A member of the Mint family, Skullcap is quite a varied genus with some 90 species that are spread all over the world. Only two occur in Britain, though they are shy little herbs that don't announce their presence to casual passers-by. America is blessed with some 30 species of which the most commonly used medicinal one is Virginian Skullcap, which is also known as 'Mad-Dog Weed' on account of its supposed ability to cure rabies. This claim was touted far and wide in the early days of its discovery, but was later renounced and the herb fell into disrepute. However, despite its failure to cure rabies Skullcap does have some very valuable healing properties and thus never quite disappeared from the Herbal Materia Medica. It was official in the American Pharmacopoeia between 1863 -1916.
Skullcap is best known for its excellent nervine properties. It is calming and relaxing and can be used in cases of anxiety, insomnia, stress related conditions and anorexia, panic attacks and depression. It is also said to ally conditions that are marked by involuntary muscle twitching or convulsions, such as restless leg syndrome and mild epileptic seizures. It used to be used for St. Vitus dance when this was a common problem, and even for schizophrenia. It also appears to be useful for fibromyalgia. It can be used for menstrual cramps and Native American women drank it to promote menstruation. It can also help to relax tense muscles, especially when their uptightness is due to stress. A closely related Chinese species is used for Cancer, but more research is necessary to confirm this use. Do not use during pregnancy.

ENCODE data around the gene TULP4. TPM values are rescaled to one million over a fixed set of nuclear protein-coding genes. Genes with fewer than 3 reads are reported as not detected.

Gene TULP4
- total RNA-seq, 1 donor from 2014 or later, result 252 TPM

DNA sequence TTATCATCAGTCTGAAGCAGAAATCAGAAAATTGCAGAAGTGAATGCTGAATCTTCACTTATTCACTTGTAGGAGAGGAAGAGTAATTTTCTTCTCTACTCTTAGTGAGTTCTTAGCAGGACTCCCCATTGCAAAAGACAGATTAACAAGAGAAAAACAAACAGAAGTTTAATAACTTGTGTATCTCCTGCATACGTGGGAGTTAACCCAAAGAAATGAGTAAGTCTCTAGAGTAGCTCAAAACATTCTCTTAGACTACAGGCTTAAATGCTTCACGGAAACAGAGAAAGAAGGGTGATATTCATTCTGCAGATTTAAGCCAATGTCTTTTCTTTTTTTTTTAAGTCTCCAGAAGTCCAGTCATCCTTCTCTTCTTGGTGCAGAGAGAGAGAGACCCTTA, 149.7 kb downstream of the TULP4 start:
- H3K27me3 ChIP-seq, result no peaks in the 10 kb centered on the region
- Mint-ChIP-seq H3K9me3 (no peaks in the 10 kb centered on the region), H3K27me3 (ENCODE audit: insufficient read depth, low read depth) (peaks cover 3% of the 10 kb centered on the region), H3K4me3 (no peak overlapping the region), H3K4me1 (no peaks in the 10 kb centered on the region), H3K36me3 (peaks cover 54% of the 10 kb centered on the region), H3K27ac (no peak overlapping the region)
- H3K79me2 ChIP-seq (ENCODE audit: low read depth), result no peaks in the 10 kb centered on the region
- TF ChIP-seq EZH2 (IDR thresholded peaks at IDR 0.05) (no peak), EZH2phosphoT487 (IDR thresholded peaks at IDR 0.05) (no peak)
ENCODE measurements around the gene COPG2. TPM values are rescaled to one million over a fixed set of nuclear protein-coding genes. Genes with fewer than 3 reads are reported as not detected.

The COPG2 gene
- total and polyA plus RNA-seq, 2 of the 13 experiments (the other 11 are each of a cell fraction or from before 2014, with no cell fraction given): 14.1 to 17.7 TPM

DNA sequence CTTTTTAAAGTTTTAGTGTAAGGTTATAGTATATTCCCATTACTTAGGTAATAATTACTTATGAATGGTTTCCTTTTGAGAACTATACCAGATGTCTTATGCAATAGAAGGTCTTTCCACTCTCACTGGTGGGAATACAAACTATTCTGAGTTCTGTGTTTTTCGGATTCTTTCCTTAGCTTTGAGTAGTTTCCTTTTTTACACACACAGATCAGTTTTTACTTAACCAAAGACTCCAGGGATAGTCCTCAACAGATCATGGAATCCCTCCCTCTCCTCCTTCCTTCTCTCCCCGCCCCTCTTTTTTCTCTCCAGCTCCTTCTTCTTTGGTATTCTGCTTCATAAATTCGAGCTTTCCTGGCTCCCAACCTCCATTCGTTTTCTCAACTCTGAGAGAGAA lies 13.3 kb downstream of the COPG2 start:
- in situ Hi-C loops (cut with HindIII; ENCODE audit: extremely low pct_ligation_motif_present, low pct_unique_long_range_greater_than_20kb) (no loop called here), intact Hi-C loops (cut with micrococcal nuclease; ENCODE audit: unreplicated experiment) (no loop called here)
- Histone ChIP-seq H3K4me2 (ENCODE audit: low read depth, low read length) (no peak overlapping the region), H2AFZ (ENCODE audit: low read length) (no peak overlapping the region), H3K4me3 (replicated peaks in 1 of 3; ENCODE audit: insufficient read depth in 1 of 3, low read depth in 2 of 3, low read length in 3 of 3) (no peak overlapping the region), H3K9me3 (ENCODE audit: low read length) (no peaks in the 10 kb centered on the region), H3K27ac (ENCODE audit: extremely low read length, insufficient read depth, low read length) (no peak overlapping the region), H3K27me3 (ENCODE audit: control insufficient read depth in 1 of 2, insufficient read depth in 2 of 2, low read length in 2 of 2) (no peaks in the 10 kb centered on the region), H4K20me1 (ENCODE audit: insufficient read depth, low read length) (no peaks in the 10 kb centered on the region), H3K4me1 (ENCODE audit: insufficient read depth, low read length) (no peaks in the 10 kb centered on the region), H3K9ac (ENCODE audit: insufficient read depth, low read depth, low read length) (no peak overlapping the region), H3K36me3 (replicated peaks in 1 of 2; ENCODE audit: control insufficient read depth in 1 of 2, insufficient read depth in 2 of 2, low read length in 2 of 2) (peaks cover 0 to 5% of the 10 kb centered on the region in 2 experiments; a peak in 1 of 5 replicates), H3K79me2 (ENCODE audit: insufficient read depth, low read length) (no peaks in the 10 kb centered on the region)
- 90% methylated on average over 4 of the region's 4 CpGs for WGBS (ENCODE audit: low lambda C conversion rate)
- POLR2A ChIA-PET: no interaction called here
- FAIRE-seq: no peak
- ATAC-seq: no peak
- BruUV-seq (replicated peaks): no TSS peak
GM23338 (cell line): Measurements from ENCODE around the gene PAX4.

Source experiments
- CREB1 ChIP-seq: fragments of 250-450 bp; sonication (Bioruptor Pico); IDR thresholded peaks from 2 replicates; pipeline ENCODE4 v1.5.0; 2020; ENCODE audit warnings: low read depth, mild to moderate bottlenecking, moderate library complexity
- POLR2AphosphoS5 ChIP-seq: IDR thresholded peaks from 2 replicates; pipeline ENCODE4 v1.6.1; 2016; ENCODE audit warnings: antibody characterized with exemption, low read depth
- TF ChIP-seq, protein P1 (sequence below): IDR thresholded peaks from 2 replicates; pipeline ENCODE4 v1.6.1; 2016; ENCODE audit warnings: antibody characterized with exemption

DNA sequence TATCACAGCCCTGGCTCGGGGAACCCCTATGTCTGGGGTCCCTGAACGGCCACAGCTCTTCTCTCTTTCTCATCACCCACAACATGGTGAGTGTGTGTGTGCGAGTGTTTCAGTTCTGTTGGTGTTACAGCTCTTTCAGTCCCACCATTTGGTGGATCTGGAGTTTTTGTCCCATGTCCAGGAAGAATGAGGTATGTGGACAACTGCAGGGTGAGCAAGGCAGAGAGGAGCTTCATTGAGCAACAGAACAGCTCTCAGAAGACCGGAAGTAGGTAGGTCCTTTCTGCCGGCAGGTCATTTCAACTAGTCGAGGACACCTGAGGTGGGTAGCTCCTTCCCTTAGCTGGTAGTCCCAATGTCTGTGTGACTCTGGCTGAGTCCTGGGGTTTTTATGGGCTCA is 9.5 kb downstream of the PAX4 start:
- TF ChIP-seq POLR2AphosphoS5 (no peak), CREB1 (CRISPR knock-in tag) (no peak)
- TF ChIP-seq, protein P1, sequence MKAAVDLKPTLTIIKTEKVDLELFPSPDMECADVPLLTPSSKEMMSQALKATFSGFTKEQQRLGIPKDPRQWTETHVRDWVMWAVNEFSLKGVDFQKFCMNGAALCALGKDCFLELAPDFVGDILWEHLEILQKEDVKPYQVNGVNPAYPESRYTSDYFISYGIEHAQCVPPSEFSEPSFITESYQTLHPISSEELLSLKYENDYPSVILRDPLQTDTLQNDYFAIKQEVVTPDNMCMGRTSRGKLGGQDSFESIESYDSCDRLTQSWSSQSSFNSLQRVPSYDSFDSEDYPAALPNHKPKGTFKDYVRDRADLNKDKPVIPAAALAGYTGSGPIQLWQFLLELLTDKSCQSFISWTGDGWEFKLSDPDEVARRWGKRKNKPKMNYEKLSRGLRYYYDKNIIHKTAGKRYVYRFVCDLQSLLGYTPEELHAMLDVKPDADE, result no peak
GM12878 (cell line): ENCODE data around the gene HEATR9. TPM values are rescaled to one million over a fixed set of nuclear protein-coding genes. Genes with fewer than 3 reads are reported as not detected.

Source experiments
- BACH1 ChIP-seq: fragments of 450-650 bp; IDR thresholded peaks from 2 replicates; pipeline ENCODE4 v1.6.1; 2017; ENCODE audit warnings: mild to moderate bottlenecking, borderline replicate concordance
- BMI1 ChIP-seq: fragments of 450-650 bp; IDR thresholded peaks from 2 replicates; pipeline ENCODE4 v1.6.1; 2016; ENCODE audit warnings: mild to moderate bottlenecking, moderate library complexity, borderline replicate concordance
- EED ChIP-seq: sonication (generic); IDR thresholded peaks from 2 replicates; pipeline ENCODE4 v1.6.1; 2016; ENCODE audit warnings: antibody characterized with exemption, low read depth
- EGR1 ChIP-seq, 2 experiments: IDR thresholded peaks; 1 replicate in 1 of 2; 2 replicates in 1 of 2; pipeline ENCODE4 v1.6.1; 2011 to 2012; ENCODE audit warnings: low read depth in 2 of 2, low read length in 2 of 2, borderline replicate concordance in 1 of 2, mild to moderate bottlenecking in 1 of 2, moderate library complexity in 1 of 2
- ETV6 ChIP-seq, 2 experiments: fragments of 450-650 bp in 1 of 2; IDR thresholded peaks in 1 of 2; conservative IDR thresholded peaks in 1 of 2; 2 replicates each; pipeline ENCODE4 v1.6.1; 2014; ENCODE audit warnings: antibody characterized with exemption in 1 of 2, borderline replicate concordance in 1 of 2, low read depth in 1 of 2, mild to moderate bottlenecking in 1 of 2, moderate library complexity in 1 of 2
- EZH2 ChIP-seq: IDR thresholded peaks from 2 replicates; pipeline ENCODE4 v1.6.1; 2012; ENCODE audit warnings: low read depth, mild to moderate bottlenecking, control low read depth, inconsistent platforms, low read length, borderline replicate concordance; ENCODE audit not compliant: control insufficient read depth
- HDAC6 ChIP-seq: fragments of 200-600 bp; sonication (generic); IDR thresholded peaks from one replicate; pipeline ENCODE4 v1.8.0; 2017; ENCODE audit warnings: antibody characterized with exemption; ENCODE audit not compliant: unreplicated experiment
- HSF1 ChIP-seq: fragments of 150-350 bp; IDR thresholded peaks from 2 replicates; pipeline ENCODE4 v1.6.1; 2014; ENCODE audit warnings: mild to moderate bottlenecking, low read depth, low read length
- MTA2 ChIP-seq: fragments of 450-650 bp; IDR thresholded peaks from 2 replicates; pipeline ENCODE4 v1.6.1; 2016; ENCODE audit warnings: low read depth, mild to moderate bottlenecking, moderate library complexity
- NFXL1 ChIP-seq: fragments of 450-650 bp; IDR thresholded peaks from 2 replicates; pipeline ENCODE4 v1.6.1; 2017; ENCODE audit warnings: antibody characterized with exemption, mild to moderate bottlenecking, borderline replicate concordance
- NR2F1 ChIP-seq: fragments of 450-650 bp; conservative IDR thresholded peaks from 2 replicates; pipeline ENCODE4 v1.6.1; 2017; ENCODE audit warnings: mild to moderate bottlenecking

Magically this herb has been used for cleansing in cases where a menstruation taboo has been broken. It also can be used for exorcism and to protect the practitioner on spirit journeys.
Scullcap, Scull Cap, Skull Cap, Greater Scullcap. Helmet Flower, Hoodwort.